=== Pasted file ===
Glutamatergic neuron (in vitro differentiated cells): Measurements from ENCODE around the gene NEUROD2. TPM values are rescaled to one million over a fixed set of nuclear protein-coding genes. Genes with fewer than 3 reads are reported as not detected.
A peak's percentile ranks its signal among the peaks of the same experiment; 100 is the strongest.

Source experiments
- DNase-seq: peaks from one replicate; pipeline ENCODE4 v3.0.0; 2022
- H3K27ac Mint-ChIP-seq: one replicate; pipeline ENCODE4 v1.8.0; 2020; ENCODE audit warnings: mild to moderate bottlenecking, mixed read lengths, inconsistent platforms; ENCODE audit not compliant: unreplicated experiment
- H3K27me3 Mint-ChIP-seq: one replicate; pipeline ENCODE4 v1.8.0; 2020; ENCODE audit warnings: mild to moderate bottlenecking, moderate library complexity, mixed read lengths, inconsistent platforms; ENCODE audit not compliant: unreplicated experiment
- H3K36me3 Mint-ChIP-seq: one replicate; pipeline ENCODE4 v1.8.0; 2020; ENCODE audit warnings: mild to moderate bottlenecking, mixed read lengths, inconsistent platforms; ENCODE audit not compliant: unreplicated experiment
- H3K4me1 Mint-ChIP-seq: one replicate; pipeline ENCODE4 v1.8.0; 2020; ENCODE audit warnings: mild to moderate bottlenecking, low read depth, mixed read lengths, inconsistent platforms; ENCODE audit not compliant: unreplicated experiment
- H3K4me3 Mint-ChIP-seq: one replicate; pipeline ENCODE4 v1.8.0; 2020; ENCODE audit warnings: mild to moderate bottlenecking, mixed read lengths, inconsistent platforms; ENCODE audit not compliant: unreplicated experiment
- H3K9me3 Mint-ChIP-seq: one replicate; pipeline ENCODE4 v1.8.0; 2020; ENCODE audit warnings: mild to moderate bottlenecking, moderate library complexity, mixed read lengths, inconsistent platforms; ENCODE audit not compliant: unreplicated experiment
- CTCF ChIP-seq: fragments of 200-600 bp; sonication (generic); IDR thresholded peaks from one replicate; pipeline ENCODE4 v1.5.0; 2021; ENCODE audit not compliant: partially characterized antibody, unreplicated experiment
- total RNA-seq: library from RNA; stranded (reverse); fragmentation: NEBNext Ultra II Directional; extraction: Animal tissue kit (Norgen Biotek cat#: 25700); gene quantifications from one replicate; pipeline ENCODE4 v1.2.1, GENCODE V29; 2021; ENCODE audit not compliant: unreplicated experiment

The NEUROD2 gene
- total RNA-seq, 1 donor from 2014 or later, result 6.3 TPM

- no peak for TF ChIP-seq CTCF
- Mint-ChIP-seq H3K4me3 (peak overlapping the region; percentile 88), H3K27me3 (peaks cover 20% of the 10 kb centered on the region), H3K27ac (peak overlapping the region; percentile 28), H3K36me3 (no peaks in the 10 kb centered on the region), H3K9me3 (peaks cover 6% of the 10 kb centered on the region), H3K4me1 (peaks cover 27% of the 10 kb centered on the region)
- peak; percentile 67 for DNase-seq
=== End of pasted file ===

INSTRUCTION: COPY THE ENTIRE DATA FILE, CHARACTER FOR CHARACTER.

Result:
Glutamatergic neuron (in vitro differentiated cells): Measurements from ENCODE around the gene NEUROD2. TPM values are rescaled to one million over a fixed set of nuclear protein-coding genes. Genes with fewer than 3 reads are reported as not detected.
A peak's percentile ranks its signal among the peaks of the same experiment; 100 is the strongest.

Source experiments
- DNase-seq: peaks from one replicate; pipeline ENCODE4 v3.0.0; 2022
- H3K27ac Mint-ChIP-seq: one replicate; pipeline ENCODE4 v1.8.0; 2020; ENCODE audit warnings: mild to moderate bottlenecking, mixed read lengths, inconsistent platforms; ENCODE audit not compliant: unreplicated experiment
- H3K27me3 Mint-ChIP-seq: one replicate; pipeline ENCODE4 v1.8.0; 2020; ENCODE audit warnings: mild to moderate bottlenecking, moderate library complexity, mixed read lengths, inconsistent platforms; ENCODE audit not compliant: unreplicated experiment
- H3K36me3 Mint-ChIP-seq: one replicate; pipeline ENCODE4 v1.8.0; 2020; ENCODE audit warnings: mild to moderate bottlenecking, mixed read lengths, inconsistent platforms; ENCODE audit not compliant: unreplicated experiment
- H3K4me1 Mint-ChIP-seq: one replicate; pipeline ENCODE4 v1.8.0; 2020; ENCODE audit warnings: mild to moderate bottlenecking, low read depth, mixed read lengths, inconsistent platforms; ENCODE audit not compliant: unreplicated experiment
- H3K4me3 Mint-ChIP-seq: one replicate; pipeline ENCODE4 v1.8.0; 2020; ENCODE audit warnings: mild to moderate bottlenecking, mixed read lengths, inconsistent platforms; ENCODE audit not compliant: unreplicated experiment
- H3K9me3 Mint-ChIP-seq: one replicate; pipeline ENCODE4 v1.8.0; 2020; ENCODE audit warnings: mild to moderate bottlenecking, moderate library complexity, mixed read lengths, inconsistent platforms; ENCODE audit not compliant: unreplicated experiment
- CTCF ChIP-seq: fragments of 200-600 bp; sonication (generic); IDR thresholded peaks from one replicate; pipeline ENCODE4 v1.5.0; 2021; ENCODE audit not compliant: partially characterized antibody, unreplicated experiment
- total RNA-seq: library from RNA; stranded (reverse); fragmentation: NEBNext Ultra II Directional; extraction: Animal tissue kit (Norgen Biotek cat#: 25700); gene quantifications from one replicate; pipeline ENCODE4 v1.2.1, GENCODE V29; 2021; ENCODE audit not compliant: unreplicated experiment

The NEUROD2 gene
- total RNA-seq, 1 donor from 2014 or later, result 6.3 TPM

- no peak for TF ChIP-seq CTCF
- Mint-ChIP-seq H3K4me3 (peak overlapping the region; percentile 88), H3K27me3 (peaks cover 20% of the 10 kb centered on the region), H3K27ac (peak overlapping the region; percentile 28), H3K36me3 (no peaks in the 10 kb centered on the region), H3K9me3 (peaks cover 6% of the 10 kb centered on the region), H3K4me1 (peaks cover 27% of the 10 kb centered on the region)
- peak; percentile 67 for DNase-seq